Economic development

Myanmar's economy - catching up in a competitive environment

After decades of economic stagnation and isolation from western supply chains since 2000, Myanmar has entered a bold process of catching up. The basis is low in terms of most macroeconomic indicators. The economy is resource driven with oil and gas, mining and agriculture as the most important export sectors. The industrial basis needs to be strengthened and the country lacks value added processing and supply chains. These need to be developed to bring to bear the wealth in natural resources from oil and gas, to mineral resources, huge arable land with good soils and a variety of climates and a high level of water resources.

At the same time, a relatively strong private sector exists since private businesses have been allowed again during the early 90's. State owned military owned corporations still are major actors in a number of sectors.The most important business organization is the Republic of the Union of Myanmar Federation of Chambers of Commerce and Industry, UMFCCI. Furthermore, the government tries to attract foreign investment in view of know how transfer and job creation. Since 2012, quite liberal regulatory frameworks for foreign investors are in place. A new investment law for both domestic and foreign investors has come into effect on 1 January 2017. Restrictions for foreign companies to be active in trade and distribution are one of the biggest hurdles still existing.

Myanmar's population of 51 m is a strong asset when it comes to integration into regional and global supply chains. Comparably low wages levels and zero tariffs for imports to the EU and other western countries are among the competitive advantages of the country. Whereas most of the foreign investors currently focus on supplying the domestic market with fast moving consumer goods, cars and perspectively more elaborate consumer goods, there is huge potential for export production and relocations from other Asian countries because of rising cost levels there. Currently the garment sector is a driver in this field, with other light industries to follow.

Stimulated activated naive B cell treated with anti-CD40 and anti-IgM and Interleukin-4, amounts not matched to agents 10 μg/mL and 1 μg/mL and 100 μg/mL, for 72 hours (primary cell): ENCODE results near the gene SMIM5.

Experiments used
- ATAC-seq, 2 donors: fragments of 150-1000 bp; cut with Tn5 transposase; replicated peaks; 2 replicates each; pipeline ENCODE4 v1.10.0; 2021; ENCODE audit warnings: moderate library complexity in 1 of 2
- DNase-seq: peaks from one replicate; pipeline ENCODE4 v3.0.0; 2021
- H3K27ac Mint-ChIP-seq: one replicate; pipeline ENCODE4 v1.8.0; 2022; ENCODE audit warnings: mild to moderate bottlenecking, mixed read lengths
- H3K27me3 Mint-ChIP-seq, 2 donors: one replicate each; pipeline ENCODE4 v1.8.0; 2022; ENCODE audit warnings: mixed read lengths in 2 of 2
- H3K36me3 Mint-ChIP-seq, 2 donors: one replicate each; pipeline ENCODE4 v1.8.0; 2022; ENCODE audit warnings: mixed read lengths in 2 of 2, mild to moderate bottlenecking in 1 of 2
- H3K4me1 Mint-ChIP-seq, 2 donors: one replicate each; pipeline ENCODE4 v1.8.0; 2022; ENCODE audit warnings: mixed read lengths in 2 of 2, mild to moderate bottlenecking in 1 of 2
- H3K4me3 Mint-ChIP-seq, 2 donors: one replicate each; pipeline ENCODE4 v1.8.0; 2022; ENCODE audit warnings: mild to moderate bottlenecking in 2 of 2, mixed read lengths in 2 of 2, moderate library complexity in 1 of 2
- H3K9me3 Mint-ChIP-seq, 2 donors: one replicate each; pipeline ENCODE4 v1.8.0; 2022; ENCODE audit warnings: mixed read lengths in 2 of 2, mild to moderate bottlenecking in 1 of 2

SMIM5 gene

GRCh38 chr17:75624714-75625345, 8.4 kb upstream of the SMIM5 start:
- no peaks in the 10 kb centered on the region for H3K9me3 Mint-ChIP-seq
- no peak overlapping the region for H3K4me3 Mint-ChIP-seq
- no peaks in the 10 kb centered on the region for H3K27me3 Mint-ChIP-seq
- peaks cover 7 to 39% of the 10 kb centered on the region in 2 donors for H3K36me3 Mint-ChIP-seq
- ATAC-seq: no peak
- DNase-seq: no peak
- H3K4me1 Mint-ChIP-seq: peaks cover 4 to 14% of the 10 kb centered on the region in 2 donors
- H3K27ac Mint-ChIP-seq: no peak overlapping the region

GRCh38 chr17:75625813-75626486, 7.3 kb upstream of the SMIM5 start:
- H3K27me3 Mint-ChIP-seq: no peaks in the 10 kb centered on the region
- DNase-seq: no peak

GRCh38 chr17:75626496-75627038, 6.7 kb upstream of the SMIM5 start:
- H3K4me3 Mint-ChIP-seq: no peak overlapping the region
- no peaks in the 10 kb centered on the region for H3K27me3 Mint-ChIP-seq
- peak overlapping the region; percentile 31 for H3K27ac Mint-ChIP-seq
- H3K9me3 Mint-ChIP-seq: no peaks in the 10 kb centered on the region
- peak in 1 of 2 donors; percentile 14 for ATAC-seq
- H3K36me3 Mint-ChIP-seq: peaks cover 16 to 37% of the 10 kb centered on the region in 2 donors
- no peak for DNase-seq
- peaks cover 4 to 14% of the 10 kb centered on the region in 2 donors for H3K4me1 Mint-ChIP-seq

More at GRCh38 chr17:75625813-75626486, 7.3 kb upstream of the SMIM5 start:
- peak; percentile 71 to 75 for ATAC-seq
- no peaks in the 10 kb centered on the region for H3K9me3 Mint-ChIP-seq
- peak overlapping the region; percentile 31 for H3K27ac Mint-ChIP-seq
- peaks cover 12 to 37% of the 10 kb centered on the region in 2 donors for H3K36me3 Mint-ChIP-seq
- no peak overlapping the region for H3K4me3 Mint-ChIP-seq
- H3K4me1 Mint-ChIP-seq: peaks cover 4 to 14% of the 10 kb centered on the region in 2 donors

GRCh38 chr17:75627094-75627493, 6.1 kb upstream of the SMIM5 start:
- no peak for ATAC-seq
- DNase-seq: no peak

Special Economic Zones are meant to promote mainly export production. The first SEZ, the Thilawa Special Economic Zone near Yangon, has started operation at the end of 2015. Other zones in Kyaukphyu and Dawei are in an early phase of development or under discussion. While currently Yangon is the hub of industrial production, regional diversification is a must. Bago and Mandalay have good potential to attract investors with industrial parks on international standards under development.  

Find a collection of all investment related laws here.

Contact

Martin Klose

Delegate of German Industry and Commerce in Myanmar

+95 9 4506 293 64
+95 9 448 458 181
Write an e-mail
Download vCard

Sophie Waldschmidt

Senior Manager Economic Development and Business Co-operation

+95 9 4506 293 64
Write an e-mail
Download vCard